I Corps (United Kingdom)


I Corps ("First Corps") was an army corps in existence as an active formation in the British Army for most of the 80 years from its creation in the First World War until the end of the Cold War, longer than any other corps. It had a short-lived precursor during the Waterloo Campaign.

I Corps
I Corps.svg
I Corps formation badge during the Second World War.[1]
ActiveWaterloo Campaign
First World War
Second World War
Cold War 1951–1994
Country United Kingdom
BranchFlag of the British Army.svg British Army
TypeField corps
EngagementsWaterloo Campaign

First World War[2]

Second World War

The Prince of Orange
Sir Douglas Haig
Sir Charles Monro
Sir Hubert Gough
Sir Arthur Holland
Sir John Dill
Sir Harold Alexander
John Crocker
Corps formation sign during the First World War.[3]I corps WW1.svg

Napoleonic precursorEdit

Assembling an army in Belgium to fight Napoleon's resurgent forces in the spring of 1815, the Duke of Wellington formed it into army corps, deliberately mixing units from the Anglo-Hanoverian, Dutch-Belgian and German contingents so that the weaker elements would be stiffened by more experienced or reliable troops. As he put it: 'It was necessary to organize these troops in brigades, divisions, and corps d’armee with those better disciplined and more accustomed to war'.[4] He placed I Corps under the command of the Prince of Orange and it was this corps that was first contacted by the advancing French at Quatre Bras on 16 June 1815. However, Wellington did not employ the corps as tactical entities, and continued his accustomed practice of issuing orders directly to divisional and lower commanders. When he drew up his army on the ridge at Waterloo, elements of the various corps were mixed up, and although he gave the Prince of Orange nominal command of the centre, that officer had different forces under him. Subsequent to the battle, the corps structure was re-established for the advance into France, I Corps being commanded by Maj-Gen Sir John Byng, the Prince of Orange having been wounded at Waterloo.[5]

Composition of I Corps in the Waterloo CampaignEdit

General Officer Commanding (GOC): General The Prince of Orange

Prior to the First World WarEdit

After Waterloo the army corps structure largely disappeared from the British Army, except for ad hoc formations assembled during annual manoeuvres (e.g. Army Manoeuvres of 1913). In 1876 a Mobilisation Scheme for eight army corps was published, with 'First Corps' based on Colchester. In 1880 First Corps' organization was:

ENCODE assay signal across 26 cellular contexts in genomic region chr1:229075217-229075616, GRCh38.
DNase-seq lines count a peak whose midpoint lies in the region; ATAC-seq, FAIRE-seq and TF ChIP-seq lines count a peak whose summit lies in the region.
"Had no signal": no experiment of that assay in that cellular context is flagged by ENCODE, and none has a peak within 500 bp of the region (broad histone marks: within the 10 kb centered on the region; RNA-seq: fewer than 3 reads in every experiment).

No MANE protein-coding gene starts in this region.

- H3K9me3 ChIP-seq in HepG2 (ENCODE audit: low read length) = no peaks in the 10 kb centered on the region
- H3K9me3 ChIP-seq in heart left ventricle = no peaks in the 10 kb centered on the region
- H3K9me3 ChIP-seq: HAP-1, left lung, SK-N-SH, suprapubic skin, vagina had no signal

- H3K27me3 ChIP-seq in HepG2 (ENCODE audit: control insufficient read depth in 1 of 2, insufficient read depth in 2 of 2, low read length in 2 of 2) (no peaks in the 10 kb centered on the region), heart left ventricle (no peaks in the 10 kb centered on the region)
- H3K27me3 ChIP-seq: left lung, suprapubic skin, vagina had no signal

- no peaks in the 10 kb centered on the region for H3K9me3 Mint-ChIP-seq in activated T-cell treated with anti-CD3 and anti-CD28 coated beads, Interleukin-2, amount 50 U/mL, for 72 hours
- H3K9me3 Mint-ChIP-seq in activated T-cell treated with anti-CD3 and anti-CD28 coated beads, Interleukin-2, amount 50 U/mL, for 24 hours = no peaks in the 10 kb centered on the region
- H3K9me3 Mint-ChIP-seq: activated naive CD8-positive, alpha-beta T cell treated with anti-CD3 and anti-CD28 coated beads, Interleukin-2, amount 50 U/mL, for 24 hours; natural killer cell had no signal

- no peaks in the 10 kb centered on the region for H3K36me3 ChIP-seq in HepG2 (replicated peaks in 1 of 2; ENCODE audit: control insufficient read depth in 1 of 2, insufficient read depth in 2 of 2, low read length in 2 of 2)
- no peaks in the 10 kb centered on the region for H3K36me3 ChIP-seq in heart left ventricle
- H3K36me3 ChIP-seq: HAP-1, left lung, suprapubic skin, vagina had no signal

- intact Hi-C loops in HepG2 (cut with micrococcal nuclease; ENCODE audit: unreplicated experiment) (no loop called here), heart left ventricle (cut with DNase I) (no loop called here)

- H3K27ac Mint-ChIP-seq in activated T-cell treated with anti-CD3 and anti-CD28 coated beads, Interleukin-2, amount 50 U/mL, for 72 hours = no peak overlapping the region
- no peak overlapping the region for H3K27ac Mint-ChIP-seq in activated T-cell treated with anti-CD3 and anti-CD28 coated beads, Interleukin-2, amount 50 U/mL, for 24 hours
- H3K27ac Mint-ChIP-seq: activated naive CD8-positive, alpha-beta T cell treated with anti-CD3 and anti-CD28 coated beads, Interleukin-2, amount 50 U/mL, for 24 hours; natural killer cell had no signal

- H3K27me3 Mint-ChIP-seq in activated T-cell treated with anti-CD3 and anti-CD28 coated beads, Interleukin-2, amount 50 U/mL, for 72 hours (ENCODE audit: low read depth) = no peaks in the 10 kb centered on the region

• 1st Division (Colchester)
  • 2nd Division (Chelmsford)
    • 1st Brigade (Chelmsford)
    • 2nd Brigade (Warley)
    • Divisional Troops
    • Artillery
      • I/4th Brigade RA (Newcastle), N/4th Brigade RA (Woolwich), M/4th Brigade RA (Newcastle)
  • 3rd Division (Gravesend)
  • Cavalry Brigade (Maldon)
  • Corps Artillery (Colchester)
    • E Battery C Brigade RHA (Woolwich), H Battery A Brigade RHA (Woolwich)
    • G/1st Brigade RA (Woolwich), B/5th Brigade RA (Sheffield)
  • Corps Engineers (Colchester)
    • A (Pontoons) Troop Royal Engineer Train (Aldershot)
    • C (Telegraph) Troop Royal Engineer Train (Aldershot)
    • 23rd Company Royal Engineers and Field Park (Chatham)

This scheme had been dropped by 1881.[6] The Stanhope Memorandum of 1891 (drawn up by Edward Stanhope when Secretary of State for War) laid down the policy that after providing for garrisons and India, the army should be able to mobilise three army corps for home defence, two of regular troops and one partly of militia, each of three divisions. Only after those commitments, it was hoped, might two army corps be organised for the unlikely eventuality of deployment abroad.[7]

When the Second Anglo-Boer War was imminent in September 1899, a field army, referred to as the Army Corps (sometimes I Army Corps) was mobilised and sent to Cape Town. It was, in fact, 'about the equivalent of the First Army Corps of the existing mobilization scheme',[8] and was placed under the command of Gen Sir Redvers Buller, General Officer Commanding-in-Chief of Aldershot Command. However, once in South Africa the corps never operated as such, and the three divisions (1st, 2nd and 3rd) were widely dispersed.

The 1901 Army Estimates introduced by St John Brodrick allowed for six army corps based on the six regional commands (Aldershot, Southern, Irish, Eastern, Northern and Scottish) of which only I Corps (Aldershot Command) and II Corps (Southern Command on Salisbury Plain) would be entirely formed of regular troops.[9] However, these arrangements remained theoretical, the title 'I Corps' being added to Aldershot Command. In early October 1902 a memorandum was issued showing the organization and allocation of the 1st Army Corps, to which Sir John French had recently been appointed in command:[10]

In 1907 the title changed to 'Aldershot Corps' but reverted to simply 'Aldershot Command' the following year.[11] Finally, the Haldane Reforms of 1907 established a six-division British Expeditionary Force for deployment overseas, but only Aldershot Command possessed two infantry divisions and a full complement of 'army troops' to form an army corps in the field.[12]